The coastal real estate market in Mexico is booming. Mexico’s economy, the 9th largest in the world, values and encourages foreign investment dollars and especially tourism; Mexico is a top world-destination for both vacation and retirement among US and Canadian citizens.

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Property taxes have historically been low in Mexico because they have never been considered a source of governmental revenue. Known as Predial, the tax is calculated as a percentage (currently .25% of the assessed value), determined at the time of sale. Generally speaking, you can expect to pay $100 usd per $100,000 usd of assessed value yearly.

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When you arrive to Mexico, a Tourist Visa is issued. The Tourist Visa allows you to remain in Mexico for up to 180 days–almost six months–without working. You also have the option while in your home country to apply for a Temporary Resident Visa, which is valid for a 12-month period and can be renewed for up to four years.
the only way a foreigner can own property in Mexico without a bank trust is to become a Mexican citizen or to establish a Mexican corporation. The corporation is then the direct owner of the property and enjoys the right to conduct business in Mexico

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Typically, the buyer here in Mexico pays the transfer of acquisition tax and all other closing costs, including the notary fees. The seller pays his capital gains tax and the broker’s commission.

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Closing costs in Mexico range from 5-7% of the assessed value of the property.

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Almost 95% of real estate in Mexico is bought with cash. Presently, there are a few American institutions providing financing to Americans and Canadians in order to purchase houses or condominiums that are already built. In most transactions, the only financing is provided by the seller. Most transactions are by cash or transfers with the purchaser making arrangements back home

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You will be dealing with a real estate company, attorney, bank if using fideicomiso, and a notary. The Agency, Playa del Carmen will help you throughout the process, representing your interests in the best possible way as your trusted real estate company.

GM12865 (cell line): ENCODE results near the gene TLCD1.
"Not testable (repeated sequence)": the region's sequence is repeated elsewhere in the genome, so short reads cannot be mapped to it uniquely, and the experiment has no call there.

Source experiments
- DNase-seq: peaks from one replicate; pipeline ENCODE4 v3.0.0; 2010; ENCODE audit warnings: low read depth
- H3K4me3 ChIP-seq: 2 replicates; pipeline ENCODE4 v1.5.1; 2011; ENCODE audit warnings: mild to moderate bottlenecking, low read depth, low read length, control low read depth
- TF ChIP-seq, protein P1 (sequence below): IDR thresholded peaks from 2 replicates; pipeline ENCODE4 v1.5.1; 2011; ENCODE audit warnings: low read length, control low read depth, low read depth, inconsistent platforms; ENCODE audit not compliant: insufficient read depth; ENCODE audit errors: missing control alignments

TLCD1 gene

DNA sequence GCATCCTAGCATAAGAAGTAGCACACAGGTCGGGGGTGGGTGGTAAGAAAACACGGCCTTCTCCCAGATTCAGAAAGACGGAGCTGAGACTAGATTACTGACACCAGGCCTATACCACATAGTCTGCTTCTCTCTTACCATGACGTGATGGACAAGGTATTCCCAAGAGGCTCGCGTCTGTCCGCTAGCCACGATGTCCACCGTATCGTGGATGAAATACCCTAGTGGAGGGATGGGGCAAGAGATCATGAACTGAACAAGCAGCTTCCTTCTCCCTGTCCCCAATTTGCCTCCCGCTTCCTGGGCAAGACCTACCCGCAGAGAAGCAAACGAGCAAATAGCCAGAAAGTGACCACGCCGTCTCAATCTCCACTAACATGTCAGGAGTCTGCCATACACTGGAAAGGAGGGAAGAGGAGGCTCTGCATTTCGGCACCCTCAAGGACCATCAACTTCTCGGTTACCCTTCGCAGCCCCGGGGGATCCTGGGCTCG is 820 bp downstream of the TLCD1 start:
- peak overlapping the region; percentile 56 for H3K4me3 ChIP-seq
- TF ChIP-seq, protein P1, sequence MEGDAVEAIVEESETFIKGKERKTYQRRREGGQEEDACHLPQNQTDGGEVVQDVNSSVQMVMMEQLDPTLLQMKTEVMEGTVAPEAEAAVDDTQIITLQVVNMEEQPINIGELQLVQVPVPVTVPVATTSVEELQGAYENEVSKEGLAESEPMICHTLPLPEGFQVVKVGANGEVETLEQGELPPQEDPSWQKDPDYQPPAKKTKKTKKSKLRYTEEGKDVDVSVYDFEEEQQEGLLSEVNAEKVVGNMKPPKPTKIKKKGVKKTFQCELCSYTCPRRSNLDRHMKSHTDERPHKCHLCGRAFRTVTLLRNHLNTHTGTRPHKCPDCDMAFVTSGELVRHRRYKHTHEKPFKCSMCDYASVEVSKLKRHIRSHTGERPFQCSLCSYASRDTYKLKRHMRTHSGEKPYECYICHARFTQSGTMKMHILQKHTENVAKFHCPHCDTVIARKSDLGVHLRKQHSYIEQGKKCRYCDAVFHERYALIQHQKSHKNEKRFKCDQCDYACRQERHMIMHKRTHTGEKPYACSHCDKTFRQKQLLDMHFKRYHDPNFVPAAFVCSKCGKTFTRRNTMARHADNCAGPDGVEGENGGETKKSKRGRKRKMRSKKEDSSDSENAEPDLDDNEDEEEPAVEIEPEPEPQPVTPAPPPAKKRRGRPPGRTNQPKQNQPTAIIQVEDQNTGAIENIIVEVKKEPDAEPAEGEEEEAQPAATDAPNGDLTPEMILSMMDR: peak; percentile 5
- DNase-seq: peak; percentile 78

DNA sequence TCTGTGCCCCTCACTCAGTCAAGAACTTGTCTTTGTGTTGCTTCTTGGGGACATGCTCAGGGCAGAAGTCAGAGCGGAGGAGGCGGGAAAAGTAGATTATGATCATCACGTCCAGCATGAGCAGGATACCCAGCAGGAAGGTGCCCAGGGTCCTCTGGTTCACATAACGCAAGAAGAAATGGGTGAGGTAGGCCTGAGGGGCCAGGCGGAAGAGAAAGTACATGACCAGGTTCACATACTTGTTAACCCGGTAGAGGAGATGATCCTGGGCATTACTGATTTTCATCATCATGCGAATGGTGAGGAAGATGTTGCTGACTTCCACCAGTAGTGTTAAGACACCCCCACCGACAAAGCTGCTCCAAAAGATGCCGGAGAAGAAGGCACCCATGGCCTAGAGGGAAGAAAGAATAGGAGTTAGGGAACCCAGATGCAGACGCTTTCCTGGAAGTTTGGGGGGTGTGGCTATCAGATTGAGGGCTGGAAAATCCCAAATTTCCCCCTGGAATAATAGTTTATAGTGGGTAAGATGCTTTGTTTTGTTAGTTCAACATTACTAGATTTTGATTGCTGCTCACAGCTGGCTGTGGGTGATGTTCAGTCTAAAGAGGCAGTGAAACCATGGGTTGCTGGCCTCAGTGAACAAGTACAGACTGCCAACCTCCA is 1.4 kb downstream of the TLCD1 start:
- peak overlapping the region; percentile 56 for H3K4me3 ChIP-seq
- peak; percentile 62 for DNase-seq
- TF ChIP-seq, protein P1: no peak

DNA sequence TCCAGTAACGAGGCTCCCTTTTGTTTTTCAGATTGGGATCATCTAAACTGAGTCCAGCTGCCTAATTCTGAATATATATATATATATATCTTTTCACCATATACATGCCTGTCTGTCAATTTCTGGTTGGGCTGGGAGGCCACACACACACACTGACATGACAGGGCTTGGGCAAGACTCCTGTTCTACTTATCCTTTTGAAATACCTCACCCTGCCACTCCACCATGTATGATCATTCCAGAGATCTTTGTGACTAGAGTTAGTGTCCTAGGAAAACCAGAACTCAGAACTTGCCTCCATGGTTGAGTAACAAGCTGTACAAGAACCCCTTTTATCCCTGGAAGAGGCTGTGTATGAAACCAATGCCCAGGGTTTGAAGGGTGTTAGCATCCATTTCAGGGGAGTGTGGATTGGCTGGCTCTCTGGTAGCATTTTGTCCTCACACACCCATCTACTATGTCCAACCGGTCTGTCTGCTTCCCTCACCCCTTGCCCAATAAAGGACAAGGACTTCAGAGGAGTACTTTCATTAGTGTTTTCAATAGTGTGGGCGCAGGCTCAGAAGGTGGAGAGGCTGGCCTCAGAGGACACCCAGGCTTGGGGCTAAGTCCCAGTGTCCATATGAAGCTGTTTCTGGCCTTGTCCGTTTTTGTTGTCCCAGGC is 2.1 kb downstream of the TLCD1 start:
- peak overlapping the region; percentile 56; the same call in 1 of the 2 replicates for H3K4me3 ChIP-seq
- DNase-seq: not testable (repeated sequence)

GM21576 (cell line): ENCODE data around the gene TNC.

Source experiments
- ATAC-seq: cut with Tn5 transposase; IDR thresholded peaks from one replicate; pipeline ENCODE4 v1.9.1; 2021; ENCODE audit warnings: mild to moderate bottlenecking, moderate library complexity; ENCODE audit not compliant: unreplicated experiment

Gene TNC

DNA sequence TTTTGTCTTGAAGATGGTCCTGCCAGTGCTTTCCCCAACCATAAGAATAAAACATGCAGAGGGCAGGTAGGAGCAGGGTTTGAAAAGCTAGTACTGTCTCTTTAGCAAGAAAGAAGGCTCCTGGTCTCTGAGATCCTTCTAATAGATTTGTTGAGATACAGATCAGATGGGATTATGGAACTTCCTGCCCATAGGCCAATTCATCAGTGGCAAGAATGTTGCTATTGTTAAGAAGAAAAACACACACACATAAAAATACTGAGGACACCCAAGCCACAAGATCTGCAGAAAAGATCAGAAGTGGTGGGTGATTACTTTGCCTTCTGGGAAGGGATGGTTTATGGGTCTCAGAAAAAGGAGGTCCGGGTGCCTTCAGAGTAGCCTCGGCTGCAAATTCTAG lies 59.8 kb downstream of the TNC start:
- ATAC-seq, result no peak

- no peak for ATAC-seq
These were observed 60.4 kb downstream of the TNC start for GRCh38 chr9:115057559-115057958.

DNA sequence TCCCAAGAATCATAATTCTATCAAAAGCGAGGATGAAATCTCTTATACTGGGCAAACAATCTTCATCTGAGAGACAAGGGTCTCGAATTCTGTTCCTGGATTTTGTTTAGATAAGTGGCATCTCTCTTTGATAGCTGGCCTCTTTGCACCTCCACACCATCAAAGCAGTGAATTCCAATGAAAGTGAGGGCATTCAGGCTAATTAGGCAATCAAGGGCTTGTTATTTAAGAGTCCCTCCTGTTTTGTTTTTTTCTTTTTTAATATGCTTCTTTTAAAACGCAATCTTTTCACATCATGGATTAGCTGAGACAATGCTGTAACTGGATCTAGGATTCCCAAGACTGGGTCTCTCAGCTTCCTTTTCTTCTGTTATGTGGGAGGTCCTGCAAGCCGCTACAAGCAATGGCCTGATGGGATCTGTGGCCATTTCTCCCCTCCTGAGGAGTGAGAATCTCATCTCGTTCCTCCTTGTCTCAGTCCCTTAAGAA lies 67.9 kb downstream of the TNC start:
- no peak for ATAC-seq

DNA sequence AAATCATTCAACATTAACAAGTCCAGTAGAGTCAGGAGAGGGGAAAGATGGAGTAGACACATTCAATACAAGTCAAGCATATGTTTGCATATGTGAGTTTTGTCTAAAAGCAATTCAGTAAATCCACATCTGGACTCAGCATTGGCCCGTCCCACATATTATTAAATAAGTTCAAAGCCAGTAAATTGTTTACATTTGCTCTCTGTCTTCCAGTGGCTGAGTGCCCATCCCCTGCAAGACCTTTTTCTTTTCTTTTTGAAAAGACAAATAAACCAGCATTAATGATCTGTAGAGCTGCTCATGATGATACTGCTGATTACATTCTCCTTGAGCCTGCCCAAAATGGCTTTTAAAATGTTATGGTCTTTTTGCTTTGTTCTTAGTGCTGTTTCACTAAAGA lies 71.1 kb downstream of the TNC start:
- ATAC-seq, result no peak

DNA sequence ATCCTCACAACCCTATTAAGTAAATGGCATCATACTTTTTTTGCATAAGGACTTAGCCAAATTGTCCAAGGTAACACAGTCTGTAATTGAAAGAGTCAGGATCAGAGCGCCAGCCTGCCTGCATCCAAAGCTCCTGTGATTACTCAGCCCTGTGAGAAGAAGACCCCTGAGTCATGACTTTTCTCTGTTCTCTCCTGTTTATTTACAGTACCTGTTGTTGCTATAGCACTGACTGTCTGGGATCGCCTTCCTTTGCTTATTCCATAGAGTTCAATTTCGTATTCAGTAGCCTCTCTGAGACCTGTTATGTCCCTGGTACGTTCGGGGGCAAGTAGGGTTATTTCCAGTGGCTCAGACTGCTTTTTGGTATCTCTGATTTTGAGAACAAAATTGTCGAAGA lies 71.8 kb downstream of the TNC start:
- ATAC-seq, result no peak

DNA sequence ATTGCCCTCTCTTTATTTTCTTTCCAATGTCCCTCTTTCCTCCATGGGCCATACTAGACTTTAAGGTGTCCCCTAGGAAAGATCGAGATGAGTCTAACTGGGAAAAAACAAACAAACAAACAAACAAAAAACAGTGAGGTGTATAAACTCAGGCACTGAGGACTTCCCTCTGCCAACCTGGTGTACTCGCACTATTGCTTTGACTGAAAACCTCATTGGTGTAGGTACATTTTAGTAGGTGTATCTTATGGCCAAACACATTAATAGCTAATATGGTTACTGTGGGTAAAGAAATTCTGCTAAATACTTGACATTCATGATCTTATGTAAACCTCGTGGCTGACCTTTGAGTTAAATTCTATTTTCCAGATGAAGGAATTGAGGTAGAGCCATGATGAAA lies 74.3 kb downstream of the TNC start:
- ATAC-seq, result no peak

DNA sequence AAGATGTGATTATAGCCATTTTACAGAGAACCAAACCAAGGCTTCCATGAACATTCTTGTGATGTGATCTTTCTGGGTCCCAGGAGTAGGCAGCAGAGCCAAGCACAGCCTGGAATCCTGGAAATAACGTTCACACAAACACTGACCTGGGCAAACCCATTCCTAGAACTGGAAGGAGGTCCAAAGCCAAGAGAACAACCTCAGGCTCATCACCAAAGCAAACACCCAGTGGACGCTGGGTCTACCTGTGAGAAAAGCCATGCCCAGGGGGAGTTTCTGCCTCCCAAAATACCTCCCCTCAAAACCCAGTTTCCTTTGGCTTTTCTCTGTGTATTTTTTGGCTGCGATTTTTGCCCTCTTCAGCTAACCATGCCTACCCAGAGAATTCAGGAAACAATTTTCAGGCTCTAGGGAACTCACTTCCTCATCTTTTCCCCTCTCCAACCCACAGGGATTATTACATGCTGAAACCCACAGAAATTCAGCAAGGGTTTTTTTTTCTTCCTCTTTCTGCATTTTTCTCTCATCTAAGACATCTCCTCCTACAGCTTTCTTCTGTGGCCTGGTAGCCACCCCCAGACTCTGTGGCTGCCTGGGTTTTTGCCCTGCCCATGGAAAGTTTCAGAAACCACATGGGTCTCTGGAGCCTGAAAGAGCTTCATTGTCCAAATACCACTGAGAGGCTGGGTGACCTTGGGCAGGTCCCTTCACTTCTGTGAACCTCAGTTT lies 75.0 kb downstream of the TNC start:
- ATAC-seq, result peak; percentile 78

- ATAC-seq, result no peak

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Foreigners often worry about their land being expropriated by the Mexican government. Under the North American Free Trade Agreement, NAFTA, Mexico may not directly, or indirectly, expropriate property except for a public purpose. This is the same as “Eminent Domain” in the U.S. Where it is necessary to expropriate land, swift and fair market compensation must be paid, together with accrued interest.

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Yes! Today, Mexican laws give foreigners the ability to own real estate in Mexico. There is, however, a Restricted Zone that extends 50 km inland from the coastline. Outside the Restricted Zone, a foreigner may acquire land and be direct owners of the property with all the rights of a Mexican national in compliance with Mexican Law. Inside the Restricted Zone, there are two alternatives for foreigners who wish to buy real estate. Since 1973, foreigners have been able to purchase coastal property through a Mexican bank trust, known as a Fideicomiso.

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Yes! Today, Mexican laws give foreigners the ability to own real estate in Mexico. There is, however, a Restricted Zone that extends 50 km inland from the coastline. Outside the Restricted Zone, a foreigner may acquire land and be direct owners of the property with all the rights of a Mexican national in compliance with Mexican Law. Inside the Restricted Zone, there are two alternatives for foreigners who wish to buy real estate. Since 1973, foreigners have been able to purchase coastal property through a Mexican bank trust, known as a Fideicomiso.

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